You’ve probably have heard that convertible debt (SAFEs and Convertible Notes) are a lot less favorable to founders compared to equity.
If you don’t know why read Mark Suster’s post.
With equity, it is clear how much of the company you sold. With convertible debt what exactly do you owe to the investor is to be determined.
We’ve recently had an M&A (a fancy industry term for an acquisition), and one of the Techstars NYC portfolio companies got acquired. In this transaction we have truly seen the worst of convertible debt.
What happened is seemingly unusual case, where the company raised 4 rounds of convertible notes, and then got acquired.
That is, all the convertible notes were outstanding. Each convertible note had a different cap, and the cap on the earlier notes was low, while the cap on the later notes was high.
If you convert debt during an equity financing, the conversion price is usually set to be pre-money valuation. On M&A, the conversion price of the note got set to be the actual price at which the company got bought.
Because the notes have never converted, each note holder got the number of shares equivalent to the price of the acquisition divided by the note cap. Here is an example in plain English (the numbers aren’t the actual numbers from transaction).
Suppose the company is acquired for $30MM and raised 4 sets of notes – first on $3MM cap, then on $6MM cap, then $10MM cap and finally on $15MM cap. Back of the envelope (not exact, but to give you the idea) calculation is that $3MM cap note is going to get $30MM / $3MM or a 10x multiple! $6MM cap will get a 5x, then $10MM cap will get 3x and finally $15MM cap will get 2x.
So if you raised $100K on each of these caps, then these $100K will roughly become $1MM, $500K, $300K and $200K in this transaction respectively. This was both really surprising, and incredibly dilutive for the founders.
So what is going on here?
Because the company has never had an equity financing, all the notes were still unconverted. Now here is the critical insight – unconverted note doesn’t get diluted. Jason Seats, a Chief Investment Officer at Techstars has put it best:
Unconverted note is shielded from dilution.
The earliest note, the $3MM cap one, is the worst offender here. If the company had done an equity financing at a $6MM valuation, instead of raising another note, then a very different scenario would have unfolded.
First, $3MM cap note would have gotten 2x value at $6MM valuation, and after that, that equity would be diluted by all follow on financings. So there result, would have been very different from 10x return in the other scenario.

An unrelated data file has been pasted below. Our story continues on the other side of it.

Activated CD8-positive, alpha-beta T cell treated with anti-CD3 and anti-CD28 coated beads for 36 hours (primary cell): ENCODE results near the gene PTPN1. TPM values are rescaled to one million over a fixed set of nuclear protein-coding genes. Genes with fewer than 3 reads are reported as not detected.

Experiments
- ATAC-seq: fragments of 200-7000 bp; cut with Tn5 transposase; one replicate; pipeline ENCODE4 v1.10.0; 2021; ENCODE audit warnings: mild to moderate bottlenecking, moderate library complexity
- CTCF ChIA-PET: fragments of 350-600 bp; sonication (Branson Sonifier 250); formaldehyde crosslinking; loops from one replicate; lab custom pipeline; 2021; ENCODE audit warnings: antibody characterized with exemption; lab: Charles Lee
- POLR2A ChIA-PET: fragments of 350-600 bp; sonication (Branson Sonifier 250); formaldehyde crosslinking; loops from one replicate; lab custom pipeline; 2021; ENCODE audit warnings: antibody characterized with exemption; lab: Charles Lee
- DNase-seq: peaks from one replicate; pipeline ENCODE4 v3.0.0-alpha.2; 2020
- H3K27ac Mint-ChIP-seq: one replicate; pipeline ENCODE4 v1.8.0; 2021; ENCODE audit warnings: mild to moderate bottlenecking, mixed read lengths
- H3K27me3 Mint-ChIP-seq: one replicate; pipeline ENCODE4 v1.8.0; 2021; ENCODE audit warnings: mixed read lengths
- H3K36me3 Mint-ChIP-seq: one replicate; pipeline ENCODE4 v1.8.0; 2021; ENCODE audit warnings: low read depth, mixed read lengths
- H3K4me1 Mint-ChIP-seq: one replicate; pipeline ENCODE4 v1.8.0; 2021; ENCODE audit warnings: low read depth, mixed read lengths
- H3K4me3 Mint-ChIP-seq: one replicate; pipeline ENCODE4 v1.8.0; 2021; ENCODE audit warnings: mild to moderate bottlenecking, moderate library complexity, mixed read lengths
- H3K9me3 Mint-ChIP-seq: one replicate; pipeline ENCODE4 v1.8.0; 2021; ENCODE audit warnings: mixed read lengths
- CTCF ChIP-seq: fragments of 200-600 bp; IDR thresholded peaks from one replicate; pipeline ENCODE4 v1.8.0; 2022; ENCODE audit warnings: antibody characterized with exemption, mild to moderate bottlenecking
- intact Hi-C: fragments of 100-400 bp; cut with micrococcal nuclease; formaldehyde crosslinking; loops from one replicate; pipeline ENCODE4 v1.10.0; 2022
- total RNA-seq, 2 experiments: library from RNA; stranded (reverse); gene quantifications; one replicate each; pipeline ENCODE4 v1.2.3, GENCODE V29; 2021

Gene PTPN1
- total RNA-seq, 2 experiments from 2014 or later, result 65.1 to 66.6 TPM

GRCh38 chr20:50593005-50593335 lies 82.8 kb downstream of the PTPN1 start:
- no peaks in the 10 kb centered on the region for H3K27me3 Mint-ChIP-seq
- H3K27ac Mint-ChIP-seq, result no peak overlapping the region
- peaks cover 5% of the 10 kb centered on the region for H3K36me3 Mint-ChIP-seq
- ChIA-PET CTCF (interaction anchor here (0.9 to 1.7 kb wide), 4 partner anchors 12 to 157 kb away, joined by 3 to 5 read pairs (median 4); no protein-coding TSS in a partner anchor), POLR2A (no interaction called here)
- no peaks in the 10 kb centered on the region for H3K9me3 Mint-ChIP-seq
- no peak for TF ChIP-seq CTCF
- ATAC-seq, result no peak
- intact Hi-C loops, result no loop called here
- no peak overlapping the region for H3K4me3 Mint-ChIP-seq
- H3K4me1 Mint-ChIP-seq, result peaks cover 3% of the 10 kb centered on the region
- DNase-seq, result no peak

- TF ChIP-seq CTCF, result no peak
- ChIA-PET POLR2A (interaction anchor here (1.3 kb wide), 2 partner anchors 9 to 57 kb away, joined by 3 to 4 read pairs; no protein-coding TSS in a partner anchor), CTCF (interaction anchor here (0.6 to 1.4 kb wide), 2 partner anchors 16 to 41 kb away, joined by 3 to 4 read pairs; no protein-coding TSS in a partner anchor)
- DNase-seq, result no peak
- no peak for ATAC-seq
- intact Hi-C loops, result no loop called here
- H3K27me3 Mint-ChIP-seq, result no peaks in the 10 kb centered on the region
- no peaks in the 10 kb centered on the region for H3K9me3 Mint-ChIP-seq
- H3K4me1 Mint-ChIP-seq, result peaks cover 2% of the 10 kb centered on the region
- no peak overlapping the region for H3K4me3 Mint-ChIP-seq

You already knew that convertible debt is bad, but the stack of convertible debt that aren’t converted to equity until M&A is truly terrible for the founders.
While the situation with a Techstars company may seem unusual – 4 rounds of debt and then M&A, it may not be that uncommon. Many founders raise their pre-seed, and seed financings using convertible debt. Also, many founders don’t get to series A and have to raise seed extensions – typically done as convertible debt if the seed round as done as debt. So you get roughly 2-3 sets of notes or SAFEs are stacked on top of each other.
So what do you do about this?
First of all, if you are just raising capital now using convertible notes or SAFEs, add a clear M&A clause that caps the return of early investors at 2x for an exit within 1 year, and then some kind of increased multiple as time goes by. Alternatively, it could be a max of 2x OR the cap of the follow-on debt note. In other words, add the handling for the case of M&A happening and you having stacked convertible debt.
The truth is the investors aren’t investing in your company today thinking about stacked convertible notes scenario. When it happens, of course, they are happy to rip the benefits of this bug, but this is not the path to the 10x outcome they are looking for.
The early investors should be fine with 2x money back in cases like this, so spell it out in your notes.
Secondly, if you already have a bunch of debt that’s outstanding, work hard to convert it to equity. Just bite the bullet and convert now. If you raised 2 rounds of debt, have the conversation with your investors and convert to equity. Do it well ahead of an M&A. Justify it as having stacks of convertible debt is a bad practice. Agree to a lower valuation if investors push back.
Remember that the tricky thing about a situation like this is that you don’t realize it until the convertible debt converts.
Thats the general problem with convertible debt – you just don’t know how much your business you sold.